Brooding alone and impassive in the morning sunlight, as it appears to contemplate the past, the present and the future, is the solid bulk of the Voortrekker Monument outside Pretoria. It is not an attractive structure, although some say that is part of its charm. Smaller than other monuments around the world it is still impressive. Although not yet 100 years old it seems impervious to the passage of time, and stands unyielding as if determined to see out its designers aim that it “would stand a thousand years to describe the history and the meaning of the Great Trek to its descendants.”
The concept of a monument was first raised on 16 December 1888 when President Paul Kruger attended the Day of the Covenant Celebrations in Natal. However, it was only in 1931 that a committee was formed to pursue this idea. The sod turning ceremony took place on 13 July 1937; the cornerstone was laid on 16 December 1938 by three descendents of the Voortrekker leaders, and the monument was inaugurated by Dr D.F. Malan, on 16 December 1949. It cost approximately 360 000 pounds. The foundations contain over 18 million kilograms of concrete; the historical frieze weighs 180 metric tons; and the four statues of the Trekker leaders, at its corners, each weigh about 6 tons. The base is approximately 40 metres square, and the height is also about 40 metres.
Entrance is through the ‘assegaai’ gate which symbolizes the barrier to the interior represented by Dingaan and his warriors. Inside, the monument is protected by a circle of 64 granite ox wagons, the same number that formed a protective laager at the Battle of Blood River. It was here that the Voortrekkers had made a ‘Covenant with God,’ which they then commemorated on 16 December each year. The website records that this laager “by implication.. also protects the Afrikaner nation and its culture against foreign onslaught.”
On your way, pause before Anton van Wouw’s impressive bronze sculpture of a woman with her two children. It pays tribute to the indomitable spirit of the Voortrekker women, and the vital role that they played in some of the most difficult conditions and circumstances imaginable.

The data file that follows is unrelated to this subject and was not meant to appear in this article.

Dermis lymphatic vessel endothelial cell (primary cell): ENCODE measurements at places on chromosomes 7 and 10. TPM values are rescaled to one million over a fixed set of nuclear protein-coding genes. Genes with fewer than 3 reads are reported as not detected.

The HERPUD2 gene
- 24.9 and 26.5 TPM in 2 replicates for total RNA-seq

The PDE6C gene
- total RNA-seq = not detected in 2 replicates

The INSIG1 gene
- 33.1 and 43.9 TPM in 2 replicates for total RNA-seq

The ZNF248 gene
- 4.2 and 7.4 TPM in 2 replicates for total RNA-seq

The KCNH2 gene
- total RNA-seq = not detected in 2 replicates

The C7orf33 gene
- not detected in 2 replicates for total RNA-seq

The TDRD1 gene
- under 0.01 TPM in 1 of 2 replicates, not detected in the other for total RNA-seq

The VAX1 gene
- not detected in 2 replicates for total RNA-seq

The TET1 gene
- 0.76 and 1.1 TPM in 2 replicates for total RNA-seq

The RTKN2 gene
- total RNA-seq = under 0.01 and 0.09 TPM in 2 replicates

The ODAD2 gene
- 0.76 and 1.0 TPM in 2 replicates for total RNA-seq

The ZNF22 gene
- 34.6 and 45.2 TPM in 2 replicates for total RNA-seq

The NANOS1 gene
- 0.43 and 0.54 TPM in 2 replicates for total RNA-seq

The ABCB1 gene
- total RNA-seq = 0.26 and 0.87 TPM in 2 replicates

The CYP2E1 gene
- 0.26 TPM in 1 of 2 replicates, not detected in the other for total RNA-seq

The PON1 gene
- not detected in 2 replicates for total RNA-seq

Once inside the building you will find the Hall of Heroes and The Cenotaph. The Hall houses the Historical Frieze, which is the largest marble frieze in the world. The 27 panels depict the history of the Great Trek from 1835 to 1852, and include details of everyday life. The Cenotaph, or ‘empty tomb’, is the main focus of the monument. It is the symbolic final resting place of Piet Retief and the others who died on the journey. The famous tapestries, containing 3.3 million stitches, and depicting scenes from the Trek, are displayed on the walls. At 12 noon every 16 December, a ray of sunlight shines through an opening in the dome of the building and illuminates the words ‘Ons vir Jou, Suid-Afrika’ (Afrikaans for ‘We for Thee, South Africa’) in the middle of the Cenotaph.
The architect, Gerard Moerdijk, was born in 1890 in Nylstroon and was the first South African to become an Associate of the Royal Institute of British Architects. He was, apparently, influenced in his concept by the Völkerschlachtdenkmal in Leipzig (The Battle of Nation’s Monument,) as well as by Egyptian temple architecture. There have been some questions raised about the spiritual significance of his design both in terms of masonic and ancient Egyptian symbolism.
A number of other places are worth a visit, including the Museum, Gift Shop, and Nature Reserve, and you will want to give yourself time to enjoy them. A visit to the website will help you to plan, and get the most from, your trip.
Hours: 08:00 – 17:00
Costs: Cars R13; Adults R32; Scholars R10
For further information follow the links alongside.